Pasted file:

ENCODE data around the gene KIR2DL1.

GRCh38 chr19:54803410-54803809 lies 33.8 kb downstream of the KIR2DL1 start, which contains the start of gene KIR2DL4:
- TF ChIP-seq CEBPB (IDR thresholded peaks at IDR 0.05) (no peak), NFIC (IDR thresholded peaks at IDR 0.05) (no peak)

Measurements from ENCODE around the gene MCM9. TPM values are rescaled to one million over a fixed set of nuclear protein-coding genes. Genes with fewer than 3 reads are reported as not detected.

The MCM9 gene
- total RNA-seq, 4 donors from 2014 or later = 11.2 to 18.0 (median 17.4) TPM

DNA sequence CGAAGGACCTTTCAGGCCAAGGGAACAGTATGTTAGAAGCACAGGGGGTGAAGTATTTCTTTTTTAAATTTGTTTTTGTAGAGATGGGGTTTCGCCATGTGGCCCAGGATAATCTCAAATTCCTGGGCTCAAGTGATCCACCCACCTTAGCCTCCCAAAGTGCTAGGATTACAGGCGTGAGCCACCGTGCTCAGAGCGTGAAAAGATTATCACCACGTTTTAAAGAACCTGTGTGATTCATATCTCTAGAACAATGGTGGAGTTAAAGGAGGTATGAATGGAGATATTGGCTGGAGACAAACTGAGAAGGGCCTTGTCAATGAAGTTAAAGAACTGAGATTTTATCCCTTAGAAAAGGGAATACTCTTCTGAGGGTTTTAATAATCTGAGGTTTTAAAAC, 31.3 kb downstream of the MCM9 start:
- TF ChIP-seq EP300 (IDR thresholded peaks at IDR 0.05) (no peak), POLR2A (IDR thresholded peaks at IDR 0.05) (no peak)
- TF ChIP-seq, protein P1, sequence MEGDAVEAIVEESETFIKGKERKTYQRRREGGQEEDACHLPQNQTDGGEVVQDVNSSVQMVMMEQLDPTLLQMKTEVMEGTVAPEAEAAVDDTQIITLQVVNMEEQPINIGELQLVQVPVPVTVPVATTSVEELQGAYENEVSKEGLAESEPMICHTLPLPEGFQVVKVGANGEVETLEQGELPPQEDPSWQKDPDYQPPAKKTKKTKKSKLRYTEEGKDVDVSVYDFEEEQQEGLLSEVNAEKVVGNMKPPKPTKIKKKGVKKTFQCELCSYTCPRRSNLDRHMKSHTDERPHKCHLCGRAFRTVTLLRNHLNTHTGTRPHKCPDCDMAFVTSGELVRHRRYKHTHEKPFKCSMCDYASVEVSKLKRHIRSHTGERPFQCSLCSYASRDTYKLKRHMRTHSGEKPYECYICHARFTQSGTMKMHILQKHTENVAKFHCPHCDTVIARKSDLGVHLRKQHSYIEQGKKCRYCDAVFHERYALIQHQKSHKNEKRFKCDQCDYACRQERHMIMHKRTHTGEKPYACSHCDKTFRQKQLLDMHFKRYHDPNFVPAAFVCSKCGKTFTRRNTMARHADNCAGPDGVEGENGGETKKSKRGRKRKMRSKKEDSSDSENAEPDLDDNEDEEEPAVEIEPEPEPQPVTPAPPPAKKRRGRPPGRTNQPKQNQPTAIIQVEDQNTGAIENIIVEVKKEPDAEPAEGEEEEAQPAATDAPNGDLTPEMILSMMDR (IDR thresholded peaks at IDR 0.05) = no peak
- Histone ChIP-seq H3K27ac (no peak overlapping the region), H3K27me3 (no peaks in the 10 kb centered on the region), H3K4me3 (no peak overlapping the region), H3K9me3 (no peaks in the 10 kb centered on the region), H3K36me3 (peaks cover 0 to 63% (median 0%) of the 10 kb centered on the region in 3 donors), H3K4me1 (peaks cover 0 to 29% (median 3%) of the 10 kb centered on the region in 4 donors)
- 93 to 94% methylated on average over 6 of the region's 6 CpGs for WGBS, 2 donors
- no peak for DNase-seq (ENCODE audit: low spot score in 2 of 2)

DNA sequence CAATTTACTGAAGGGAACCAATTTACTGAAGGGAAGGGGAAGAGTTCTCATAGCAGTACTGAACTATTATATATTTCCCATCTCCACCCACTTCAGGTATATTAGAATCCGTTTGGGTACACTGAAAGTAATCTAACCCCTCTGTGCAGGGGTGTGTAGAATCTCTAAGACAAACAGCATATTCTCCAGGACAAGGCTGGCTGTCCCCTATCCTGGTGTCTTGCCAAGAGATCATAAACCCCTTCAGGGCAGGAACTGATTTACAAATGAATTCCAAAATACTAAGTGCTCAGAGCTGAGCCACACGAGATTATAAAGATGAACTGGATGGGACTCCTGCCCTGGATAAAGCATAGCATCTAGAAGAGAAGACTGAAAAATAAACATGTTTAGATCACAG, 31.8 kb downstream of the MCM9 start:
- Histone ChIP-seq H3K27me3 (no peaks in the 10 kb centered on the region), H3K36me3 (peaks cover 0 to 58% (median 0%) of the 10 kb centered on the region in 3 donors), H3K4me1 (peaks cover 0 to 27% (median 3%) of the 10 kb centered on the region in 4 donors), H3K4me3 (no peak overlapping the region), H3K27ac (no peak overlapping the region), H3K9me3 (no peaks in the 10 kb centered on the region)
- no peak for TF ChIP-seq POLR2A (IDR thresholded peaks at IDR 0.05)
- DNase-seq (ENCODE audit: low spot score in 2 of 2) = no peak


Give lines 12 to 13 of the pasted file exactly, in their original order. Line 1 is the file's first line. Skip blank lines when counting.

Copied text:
- no peak for DNase-seq (ENCODE audit: low spot score in 2 of 2)

DNA sequence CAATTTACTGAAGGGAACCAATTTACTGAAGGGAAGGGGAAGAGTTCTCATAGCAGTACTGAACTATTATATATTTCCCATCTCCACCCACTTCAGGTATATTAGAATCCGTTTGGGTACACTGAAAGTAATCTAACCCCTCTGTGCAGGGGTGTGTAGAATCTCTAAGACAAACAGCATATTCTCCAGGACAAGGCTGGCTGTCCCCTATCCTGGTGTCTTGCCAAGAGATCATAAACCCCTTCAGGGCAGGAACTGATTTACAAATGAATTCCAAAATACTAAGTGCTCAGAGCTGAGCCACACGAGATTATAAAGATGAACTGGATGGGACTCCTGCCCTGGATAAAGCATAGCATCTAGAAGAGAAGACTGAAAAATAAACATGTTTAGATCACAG, 31.8 kb downstream of the MCM9 start: